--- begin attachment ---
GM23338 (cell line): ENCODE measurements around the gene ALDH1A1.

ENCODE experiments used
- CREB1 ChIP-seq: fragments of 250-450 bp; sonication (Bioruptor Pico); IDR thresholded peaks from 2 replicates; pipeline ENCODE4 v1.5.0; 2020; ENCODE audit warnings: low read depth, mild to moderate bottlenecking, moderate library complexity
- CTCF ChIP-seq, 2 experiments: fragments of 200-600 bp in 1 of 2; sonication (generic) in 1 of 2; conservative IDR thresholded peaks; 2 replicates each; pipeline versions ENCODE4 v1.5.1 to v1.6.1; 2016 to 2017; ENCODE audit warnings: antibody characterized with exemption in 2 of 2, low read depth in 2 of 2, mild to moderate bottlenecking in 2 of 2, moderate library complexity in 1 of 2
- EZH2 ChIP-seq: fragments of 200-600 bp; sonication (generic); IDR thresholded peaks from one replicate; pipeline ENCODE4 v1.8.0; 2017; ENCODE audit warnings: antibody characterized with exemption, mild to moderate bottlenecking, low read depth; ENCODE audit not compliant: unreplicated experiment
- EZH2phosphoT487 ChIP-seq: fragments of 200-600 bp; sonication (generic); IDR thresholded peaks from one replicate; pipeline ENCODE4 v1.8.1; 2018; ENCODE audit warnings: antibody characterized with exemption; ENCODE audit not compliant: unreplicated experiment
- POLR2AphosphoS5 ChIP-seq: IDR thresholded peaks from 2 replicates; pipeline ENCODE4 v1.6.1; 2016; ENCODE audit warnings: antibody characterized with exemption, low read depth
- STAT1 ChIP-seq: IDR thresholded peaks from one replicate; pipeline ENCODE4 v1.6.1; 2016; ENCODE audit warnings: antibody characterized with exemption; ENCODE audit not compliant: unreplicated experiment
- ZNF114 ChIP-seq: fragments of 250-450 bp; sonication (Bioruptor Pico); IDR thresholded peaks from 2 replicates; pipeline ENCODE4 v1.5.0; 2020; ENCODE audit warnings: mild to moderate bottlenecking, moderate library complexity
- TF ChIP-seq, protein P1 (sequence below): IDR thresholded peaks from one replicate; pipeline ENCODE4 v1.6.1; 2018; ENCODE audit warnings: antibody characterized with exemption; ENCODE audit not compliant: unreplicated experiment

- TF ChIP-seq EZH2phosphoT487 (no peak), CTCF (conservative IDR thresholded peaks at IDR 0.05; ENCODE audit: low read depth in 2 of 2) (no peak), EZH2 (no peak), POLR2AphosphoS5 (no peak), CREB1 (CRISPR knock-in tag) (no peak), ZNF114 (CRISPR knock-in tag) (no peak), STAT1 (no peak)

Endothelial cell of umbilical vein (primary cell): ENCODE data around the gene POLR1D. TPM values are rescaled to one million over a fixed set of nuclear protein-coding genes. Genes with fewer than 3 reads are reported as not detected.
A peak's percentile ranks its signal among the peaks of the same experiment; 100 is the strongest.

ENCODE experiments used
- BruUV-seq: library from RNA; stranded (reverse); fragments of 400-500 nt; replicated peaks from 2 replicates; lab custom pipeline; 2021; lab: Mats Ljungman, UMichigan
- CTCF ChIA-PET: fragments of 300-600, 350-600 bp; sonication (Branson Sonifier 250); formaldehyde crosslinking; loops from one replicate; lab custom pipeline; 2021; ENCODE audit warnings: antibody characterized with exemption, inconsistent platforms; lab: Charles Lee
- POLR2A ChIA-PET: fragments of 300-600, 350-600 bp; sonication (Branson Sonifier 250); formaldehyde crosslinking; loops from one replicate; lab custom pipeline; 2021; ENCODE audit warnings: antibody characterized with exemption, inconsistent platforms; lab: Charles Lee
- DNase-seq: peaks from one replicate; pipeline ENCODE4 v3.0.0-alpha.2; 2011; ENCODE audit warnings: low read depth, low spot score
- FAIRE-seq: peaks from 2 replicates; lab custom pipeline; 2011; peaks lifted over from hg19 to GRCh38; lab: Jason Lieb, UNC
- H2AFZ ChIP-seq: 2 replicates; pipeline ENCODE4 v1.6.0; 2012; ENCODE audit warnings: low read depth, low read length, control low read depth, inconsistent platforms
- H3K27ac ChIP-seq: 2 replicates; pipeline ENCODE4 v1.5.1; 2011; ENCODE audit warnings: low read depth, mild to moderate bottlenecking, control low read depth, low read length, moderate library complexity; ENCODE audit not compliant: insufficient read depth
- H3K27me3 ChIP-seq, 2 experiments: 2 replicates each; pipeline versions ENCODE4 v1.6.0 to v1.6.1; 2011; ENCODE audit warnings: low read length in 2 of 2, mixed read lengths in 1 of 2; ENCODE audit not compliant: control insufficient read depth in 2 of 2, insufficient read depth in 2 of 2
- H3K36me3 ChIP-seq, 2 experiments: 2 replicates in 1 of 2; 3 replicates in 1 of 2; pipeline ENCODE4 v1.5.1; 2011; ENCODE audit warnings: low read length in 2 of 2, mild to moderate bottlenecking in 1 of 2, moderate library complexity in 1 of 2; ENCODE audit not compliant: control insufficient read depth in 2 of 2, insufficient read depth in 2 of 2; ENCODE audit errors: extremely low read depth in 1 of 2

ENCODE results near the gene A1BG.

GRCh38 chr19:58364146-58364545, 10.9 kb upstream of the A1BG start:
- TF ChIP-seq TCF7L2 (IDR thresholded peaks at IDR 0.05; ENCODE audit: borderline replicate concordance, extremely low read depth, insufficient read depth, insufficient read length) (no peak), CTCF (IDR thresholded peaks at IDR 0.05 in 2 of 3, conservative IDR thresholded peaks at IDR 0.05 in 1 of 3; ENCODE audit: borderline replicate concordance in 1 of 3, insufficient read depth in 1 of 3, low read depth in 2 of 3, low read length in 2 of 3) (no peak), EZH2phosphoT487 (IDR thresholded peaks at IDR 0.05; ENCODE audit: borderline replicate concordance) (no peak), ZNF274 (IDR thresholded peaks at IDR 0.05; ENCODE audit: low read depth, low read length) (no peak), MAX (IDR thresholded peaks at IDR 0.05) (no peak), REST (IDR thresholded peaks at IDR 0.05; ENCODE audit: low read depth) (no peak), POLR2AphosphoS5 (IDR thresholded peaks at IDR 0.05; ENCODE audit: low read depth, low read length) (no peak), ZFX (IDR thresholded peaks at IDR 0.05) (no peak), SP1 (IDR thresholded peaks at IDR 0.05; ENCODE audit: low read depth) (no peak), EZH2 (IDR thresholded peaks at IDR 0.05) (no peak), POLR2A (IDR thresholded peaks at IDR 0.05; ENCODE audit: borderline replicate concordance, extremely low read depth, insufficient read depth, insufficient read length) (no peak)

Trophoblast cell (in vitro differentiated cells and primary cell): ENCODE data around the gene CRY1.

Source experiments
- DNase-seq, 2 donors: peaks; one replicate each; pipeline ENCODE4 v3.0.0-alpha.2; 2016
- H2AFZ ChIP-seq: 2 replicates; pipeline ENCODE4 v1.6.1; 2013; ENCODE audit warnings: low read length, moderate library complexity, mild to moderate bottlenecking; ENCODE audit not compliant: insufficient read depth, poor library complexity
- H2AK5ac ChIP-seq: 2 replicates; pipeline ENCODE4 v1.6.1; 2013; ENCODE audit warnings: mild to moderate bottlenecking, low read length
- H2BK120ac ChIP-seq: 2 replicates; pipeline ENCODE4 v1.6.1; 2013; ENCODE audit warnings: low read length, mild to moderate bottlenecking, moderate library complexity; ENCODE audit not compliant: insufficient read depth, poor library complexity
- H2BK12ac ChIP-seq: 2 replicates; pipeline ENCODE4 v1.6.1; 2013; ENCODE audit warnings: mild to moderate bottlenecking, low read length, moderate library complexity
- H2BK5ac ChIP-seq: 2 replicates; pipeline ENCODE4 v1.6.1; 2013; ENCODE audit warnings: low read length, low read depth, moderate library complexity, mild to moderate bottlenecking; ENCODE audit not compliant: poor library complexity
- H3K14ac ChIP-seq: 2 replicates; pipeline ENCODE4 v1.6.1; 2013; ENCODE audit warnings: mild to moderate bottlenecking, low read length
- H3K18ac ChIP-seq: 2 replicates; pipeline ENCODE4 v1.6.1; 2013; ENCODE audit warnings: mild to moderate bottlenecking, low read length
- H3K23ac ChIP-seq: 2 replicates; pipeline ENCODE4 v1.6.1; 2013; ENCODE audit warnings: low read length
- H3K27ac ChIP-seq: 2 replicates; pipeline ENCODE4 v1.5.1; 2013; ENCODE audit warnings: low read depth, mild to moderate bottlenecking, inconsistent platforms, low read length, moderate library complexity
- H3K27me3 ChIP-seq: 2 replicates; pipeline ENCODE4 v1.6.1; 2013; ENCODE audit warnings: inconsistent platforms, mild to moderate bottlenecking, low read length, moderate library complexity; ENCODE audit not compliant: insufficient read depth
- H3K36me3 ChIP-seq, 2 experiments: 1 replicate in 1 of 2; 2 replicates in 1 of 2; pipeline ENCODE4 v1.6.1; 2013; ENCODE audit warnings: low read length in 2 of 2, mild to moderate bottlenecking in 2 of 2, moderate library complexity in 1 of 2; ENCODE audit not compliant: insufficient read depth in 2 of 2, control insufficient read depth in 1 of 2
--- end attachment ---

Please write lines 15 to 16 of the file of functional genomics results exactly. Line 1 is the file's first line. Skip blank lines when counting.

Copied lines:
- BruUV-seq: library from RNA; stranded (reverse); fragments of 400-500 nt; replicated peaks from 2 replicates; lab custom pipeline; 2021; lab: Mats Ljungman, UMichigan
- CTCF ChIA-PET: fragments of 300-600, 350-600 bp; sonication (Branson Sonifier 250); formaldehyde crosslinking; loops from one replicate; lab custom pipeline; 2021; ENCODE audit warnings: antibody characterized with exemption, inconsistent platforms; lab: Charles Lee